8. Make your own food as a student and save on groceries
If you attend a college where cafeteria food is expensive, dull or unhealthy, you can consider cooking your own food, which is a frugal hack for people others than students. When it’s time for grocery shopping, look for coupons and don’t hesitate to visit a variety of stores to get the lowest possible prices. Another way to cut your grocery bill and cooking time is to buy in bulk and cook in batches for the entire week. Set aside a strict budget for eating out, because while it’s fun to go out to a cafe or get some fast food, it is not economical in the long run.
9. Start working as early as possible and save that income
It’s never too early to start an internship, part-time job or even a full-time summer job to save up for your college education so you don’t have to borrow from banks. If there aren’t any vacancies you fit into, do whatever you can to monetize your interests and hobbies, such as writing articles for the local magazine/newspaper, babysitting, putting your photographs up on micro-photography websites, or something else you can do to earn money from home. The added of working as a teenager is that all these ventures add to your resume and you’ll have a lot more experience added to your credentials, compared to other candidates your age, when you start job hunting after graduation.
10. Keep a reasonable entertainment budget
Contrary to popular belief, college is not a time to party. Certainly, do everything you want to have fun with your peers, but don’t let that come at the expense of your finances or grades. This requires a lot of financial discipline but it’s possible if you keep a strict budget, where you track your entertainment expense closely. If this means you can’t afford to see a movie next Saturday, you’ll have to skip the cinema and go for a hike instead, or find some other low-cost healthy activity to entertain yourself. Remember that entertainment is more of a ‘want’ and not a ‘need’ and does not require regular splurging if you’re trying to graduate college without student debt.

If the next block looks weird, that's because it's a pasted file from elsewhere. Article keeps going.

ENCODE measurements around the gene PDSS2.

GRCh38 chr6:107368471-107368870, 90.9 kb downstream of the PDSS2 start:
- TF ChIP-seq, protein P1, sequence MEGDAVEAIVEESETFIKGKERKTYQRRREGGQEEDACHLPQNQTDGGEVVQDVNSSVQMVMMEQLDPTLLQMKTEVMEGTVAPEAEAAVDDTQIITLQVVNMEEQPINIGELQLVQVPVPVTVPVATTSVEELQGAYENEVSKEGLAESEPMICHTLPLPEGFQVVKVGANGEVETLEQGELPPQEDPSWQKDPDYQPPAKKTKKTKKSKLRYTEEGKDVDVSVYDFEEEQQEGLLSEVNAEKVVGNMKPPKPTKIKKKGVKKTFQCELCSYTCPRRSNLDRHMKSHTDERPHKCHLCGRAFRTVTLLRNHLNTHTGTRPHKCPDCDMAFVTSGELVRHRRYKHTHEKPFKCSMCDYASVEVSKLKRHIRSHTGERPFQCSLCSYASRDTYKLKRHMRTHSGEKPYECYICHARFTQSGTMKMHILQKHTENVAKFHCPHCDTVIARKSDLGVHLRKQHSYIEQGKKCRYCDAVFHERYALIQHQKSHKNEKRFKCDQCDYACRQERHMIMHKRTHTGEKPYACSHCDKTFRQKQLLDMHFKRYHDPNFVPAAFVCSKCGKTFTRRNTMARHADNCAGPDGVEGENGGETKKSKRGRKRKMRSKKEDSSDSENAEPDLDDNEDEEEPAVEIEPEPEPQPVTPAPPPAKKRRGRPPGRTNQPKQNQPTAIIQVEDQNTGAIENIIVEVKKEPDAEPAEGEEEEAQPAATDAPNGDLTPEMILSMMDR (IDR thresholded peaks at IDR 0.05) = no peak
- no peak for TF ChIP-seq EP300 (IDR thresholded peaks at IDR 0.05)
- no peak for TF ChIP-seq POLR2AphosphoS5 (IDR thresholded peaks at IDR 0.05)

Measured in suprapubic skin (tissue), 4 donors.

11. Use credit cards wisely
Banks encourage college students to apply for credit cards, without properly educating them about responsible usage. Credit card debt comes with extremely high interest rates calculated on a compounded basis – this means you pay interest on interest, which will make the money you owe to your credit card company multiply very quickly. The easiest way to save yourself from credit card debt is to use a debit card instead, because that will only let you spend the money you already have in your account. If you have the ‘option’ of spending more money than you have, as you do with credit cards, you may be tempted to live extravagantly. A debit card, on the other hand, will help you control your expenses.
Another great way to limit your expenses, while at college or elsewhere, is to know the difference between needs and wants. This will help you prioritize your spending so even if you do swipe your credit card and gain a bit of debt, you can be sure it was necessary.
These tips may seem difficult to apply to your student life, but the hassle is worth the financial relief. Students who successfully graduate from college without massive student loans can search for jobs without the pressure of debt repayments. They can take up the right job, instead of the first one that gets offered because they’re worried about making their loan installments on time.
There are millions of people who struggle with student debt – they have to put their life on hold, declare bankruptcy, move to tiny apartments, support a family by taking more debt and that leads to a perpetual state of debt.
If despite all these efforts you’re falling short of funds, you can avail student loans but, at least, your reliance on them will be minimal.